Parenting Education · Family Coach

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Warning, Earthquake, Meltdown Threatening, Tsunami Approaching

Nuclear-MeltdownThis morning was going swimmingly.  My son and I had negotiated quite carefully on the state of the playroom, it was, I have to say, a mess.  We had agreed the night before that he would do his best to tidy it after breakfast the following morning, but before school.  He had also agreed to tackle the toppling tower of books at the end of his bed.  We had jokingly re-negotiated it in the morning with him eating his breakfast at a slower pace than normal, and me commenting on whether this was because he didn’t want to today up.  He grinned, we laughed, and he finished his breakfast and went to tidy up.

My daughter however was having a grumpy morning.  She certainly fit the old saying “got out of bed on the wrong side”.  She lay on the floor after our morning hug and tried to give the cat a very (from the cat’s point of view) unwelcome hug.  I gently explained that the cat didn’t like it, but did she need another hug from me.  She did.  She melted in and told me that she had had nightmares again that night.  Oddly nightmares about falling out of a badly constructed tree house with one of her friends from school.  Odd, well, odd just because it was!  Anyway, we talked, and she went and had her breakfast.  She wanted to take the family kite to school.  I was not sure about this, and suggested a compromise, I explained I would talk to her teacher about a good day to do this, because it’s a big kite and needs adult supervision.  She was very upset about this, but we talked, and agreed that she could take a small Sylvanian Families character to school instead.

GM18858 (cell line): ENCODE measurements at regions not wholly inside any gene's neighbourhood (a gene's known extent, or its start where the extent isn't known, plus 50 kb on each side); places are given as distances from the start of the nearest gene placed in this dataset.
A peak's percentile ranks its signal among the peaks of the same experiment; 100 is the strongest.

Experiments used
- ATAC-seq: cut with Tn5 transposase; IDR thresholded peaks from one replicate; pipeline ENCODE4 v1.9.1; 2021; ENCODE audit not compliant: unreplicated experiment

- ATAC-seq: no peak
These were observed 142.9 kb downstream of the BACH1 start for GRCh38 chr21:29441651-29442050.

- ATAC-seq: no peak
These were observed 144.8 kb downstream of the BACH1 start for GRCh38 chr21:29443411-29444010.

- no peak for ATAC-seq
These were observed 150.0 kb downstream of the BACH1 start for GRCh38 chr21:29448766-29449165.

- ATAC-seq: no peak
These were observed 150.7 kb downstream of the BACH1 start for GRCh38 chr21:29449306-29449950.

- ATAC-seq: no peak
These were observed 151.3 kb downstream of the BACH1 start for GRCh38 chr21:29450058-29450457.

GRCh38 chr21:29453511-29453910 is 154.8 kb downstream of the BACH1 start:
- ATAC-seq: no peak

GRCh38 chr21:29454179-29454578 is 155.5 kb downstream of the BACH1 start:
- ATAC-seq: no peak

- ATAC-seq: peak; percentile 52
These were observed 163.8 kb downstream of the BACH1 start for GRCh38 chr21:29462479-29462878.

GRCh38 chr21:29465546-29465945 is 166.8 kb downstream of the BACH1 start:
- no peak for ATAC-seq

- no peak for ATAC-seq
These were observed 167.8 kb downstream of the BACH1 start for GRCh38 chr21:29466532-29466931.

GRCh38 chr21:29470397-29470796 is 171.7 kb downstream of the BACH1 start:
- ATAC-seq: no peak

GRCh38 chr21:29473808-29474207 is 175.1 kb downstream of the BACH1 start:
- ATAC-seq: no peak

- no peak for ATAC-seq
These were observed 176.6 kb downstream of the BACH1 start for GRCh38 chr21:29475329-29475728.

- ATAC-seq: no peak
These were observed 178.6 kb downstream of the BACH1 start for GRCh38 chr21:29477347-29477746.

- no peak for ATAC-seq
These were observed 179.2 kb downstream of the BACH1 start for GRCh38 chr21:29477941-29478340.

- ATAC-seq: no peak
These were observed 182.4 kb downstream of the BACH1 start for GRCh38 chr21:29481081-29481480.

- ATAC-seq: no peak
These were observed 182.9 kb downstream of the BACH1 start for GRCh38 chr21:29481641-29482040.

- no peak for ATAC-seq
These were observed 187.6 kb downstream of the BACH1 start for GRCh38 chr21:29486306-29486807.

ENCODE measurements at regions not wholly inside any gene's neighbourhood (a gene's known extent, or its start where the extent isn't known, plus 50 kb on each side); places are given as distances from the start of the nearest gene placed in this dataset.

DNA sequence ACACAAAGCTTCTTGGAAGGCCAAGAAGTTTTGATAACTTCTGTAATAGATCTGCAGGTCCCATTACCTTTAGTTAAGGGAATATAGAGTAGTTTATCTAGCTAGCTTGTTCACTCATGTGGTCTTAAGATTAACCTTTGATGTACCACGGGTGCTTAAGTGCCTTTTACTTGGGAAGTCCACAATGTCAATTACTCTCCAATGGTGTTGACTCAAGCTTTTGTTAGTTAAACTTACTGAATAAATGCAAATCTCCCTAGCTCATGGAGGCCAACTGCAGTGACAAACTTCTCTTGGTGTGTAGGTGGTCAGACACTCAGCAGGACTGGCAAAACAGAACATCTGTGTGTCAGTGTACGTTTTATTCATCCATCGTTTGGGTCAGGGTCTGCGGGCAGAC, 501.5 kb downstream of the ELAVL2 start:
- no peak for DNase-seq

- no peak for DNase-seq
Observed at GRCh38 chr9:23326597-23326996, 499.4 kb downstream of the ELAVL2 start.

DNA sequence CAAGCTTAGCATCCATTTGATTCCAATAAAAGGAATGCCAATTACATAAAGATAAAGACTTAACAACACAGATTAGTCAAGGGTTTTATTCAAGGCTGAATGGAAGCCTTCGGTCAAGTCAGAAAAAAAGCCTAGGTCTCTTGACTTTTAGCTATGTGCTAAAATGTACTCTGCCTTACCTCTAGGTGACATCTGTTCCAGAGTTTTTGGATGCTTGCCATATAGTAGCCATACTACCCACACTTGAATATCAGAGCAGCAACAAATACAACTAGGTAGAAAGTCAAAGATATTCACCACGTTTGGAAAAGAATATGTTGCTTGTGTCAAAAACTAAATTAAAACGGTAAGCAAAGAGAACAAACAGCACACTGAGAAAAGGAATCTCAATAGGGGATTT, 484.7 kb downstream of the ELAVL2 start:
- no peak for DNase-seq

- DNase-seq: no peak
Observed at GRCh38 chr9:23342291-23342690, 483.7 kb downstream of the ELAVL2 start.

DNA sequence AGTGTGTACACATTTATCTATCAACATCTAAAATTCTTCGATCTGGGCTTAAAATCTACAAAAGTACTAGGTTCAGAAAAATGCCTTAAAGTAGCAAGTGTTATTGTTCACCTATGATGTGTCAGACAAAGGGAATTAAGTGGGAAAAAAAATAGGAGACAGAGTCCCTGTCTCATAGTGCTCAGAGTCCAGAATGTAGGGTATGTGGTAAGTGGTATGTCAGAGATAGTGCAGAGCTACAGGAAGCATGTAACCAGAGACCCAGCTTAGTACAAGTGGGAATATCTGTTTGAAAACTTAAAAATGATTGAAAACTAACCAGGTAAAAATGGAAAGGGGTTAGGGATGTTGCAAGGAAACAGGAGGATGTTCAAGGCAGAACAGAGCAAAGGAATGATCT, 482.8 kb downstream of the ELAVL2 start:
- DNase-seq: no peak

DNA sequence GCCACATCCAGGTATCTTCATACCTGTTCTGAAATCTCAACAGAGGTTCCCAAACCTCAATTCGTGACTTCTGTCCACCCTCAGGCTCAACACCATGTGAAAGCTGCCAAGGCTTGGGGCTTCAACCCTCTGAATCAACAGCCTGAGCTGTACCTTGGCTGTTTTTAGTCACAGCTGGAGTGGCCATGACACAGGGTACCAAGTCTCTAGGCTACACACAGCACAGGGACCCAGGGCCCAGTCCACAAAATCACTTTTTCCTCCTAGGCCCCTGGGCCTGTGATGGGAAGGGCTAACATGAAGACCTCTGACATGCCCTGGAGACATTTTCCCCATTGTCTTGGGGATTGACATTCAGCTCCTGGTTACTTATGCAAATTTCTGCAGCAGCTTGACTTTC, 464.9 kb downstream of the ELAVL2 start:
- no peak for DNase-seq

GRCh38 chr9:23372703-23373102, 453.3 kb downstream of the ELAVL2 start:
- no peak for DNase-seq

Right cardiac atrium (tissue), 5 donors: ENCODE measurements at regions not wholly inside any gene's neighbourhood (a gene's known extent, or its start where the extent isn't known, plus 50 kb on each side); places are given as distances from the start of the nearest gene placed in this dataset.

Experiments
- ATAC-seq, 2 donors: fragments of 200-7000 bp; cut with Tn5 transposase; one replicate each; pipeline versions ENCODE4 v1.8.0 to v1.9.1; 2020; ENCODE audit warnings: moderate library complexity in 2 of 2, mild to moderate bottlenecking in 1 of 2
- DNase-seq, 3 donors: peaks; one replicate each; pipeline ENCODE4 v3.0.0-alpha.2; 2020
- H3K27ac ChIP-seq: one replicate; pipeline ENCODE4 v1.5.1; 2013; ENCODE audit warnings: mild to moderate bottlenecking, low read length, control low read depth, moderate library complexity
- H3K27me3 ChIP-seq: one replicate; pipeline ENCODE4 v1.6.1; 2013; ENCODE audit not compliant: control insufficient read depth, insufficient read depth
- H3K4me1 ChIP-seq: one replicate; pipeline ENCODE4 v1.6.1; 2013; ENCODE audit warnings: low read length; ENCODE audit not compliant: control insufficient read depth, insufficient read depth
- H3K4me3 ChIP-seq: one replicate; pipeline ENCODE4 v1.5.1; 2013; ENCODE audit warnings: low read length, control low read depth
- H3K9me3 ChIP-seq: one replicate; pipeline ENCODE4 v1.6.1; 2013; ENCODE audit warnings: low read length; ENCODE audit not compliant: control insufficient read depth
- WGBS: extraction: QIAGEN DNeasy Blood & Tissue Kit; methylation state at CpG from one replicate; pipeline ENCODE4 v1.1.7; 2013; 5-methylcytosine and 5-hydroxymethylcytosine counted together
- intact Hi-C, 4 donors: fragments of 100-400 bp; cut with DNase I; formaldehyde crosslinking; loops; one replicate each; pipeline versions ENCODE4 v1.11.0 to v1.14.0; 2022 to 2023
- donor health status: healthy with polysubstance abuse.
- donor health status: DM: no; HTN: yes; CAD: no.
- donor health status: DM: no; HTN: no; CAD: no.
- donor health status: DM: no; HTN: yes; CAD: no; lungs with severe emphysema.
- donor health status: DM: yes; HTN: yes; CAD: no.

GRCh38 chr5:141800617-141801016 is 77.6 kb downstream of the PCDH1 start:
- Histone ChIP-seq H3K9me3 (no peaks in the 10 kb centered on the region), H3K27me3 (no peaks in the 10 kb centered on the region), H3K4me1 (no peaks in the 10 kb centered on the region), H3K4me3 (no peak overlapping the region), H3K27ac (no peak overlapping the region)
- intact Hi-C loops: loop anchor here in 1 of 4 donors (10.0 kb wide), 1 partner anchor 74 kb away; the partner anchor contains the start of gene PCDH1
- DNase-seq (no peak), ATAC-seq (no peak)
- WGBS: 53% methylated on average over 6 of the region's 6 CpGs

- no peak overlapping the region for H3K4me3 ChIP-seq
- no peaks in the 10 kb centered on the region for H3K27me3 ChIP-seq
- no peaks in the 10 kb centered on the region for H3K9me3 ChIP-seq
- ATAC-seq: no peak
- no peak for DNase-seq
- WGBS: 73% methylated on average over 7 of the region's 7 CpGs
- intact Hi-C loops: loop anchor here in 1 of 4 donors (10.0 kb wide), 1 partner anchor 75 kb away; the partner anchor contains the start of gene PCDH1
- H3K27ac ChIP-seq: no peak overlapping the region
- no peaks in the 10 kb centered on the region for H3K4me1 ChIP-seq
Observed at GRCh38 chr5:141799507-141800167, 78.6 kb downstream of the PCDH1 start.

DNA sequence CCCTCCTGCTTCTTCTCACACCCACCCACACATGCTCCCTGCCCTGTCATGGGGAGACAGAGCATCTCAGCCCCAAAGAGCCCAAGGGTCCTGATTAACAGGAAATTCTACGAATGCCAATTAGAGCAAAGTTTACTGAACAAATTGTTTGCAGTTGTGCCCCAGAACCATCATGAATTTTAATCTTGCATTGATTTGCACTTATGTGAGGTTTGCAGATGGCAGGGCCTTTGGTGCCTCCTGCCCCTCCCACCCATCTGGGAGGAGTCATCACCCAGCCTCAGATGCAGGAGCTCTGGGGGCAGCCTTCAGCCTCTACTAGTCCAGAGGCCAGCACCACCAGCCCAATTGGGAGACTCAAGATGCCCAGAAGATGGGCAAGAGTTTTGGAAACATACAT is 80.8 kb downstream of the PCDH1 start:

Both children then decided to strip their beds for washing day.  I was busy in the kitchen and then I heard the thud of two sets of feet pounding down the stairs and the wailing that can only come from children who are hurt, both physically and emotionally.  This was the EARTHQUAKE.   I knew that something had happened to my babies, between them, and both of them were shaken to their core, and that they were reacting.  Uh oh… impending meltdown.  I had about three seconds warning to don my radioactive protection suit and guard myself against fall out.  What I would do in the next few minutes would determine how much fall out there was going to be and whether I could throw enough cooling water on their reactors.   I had no idea what the earthquake looked like, but those feet pounding and the
crying warned me that the earthquake wasn’t the worst that could happen… a tsunami of emotion was headed my way and that I needed to surf the wave with my children or risk being swept away by it. the fallout from a combined tsunami and earthquake could be massive.

EarthquakeMy son is not easy with emotions, and he has rage issues, what’s more is he has problems expressing emotions to me.  I know deep down in my heart this is because I left him to cry it out as a baby, I did not respond to him, so at a deep level he doubts my ability to listen now.  So, I pulled him onto my lap, he was stiff, but he let me.  His body was shaking with anger and tears were pouring down his face.  The tsunami was on the horizon.

I knew I didn’t need to hold my daughter, she trusts me that much more.  I put my hand on her as she wailed and she stood next to both of us.  They both tried to tell me ALL about what had happened.  The waves were frothing now, thick and furious, the foam was spraying everywhere and I could feel the water starting to pull me under.   I needed to surface, I needed to show my babies that this wave CAN be surfed, that we don’t need to be swallowed by the wave, the fallout doesn’t need to damage us anymore than necessary.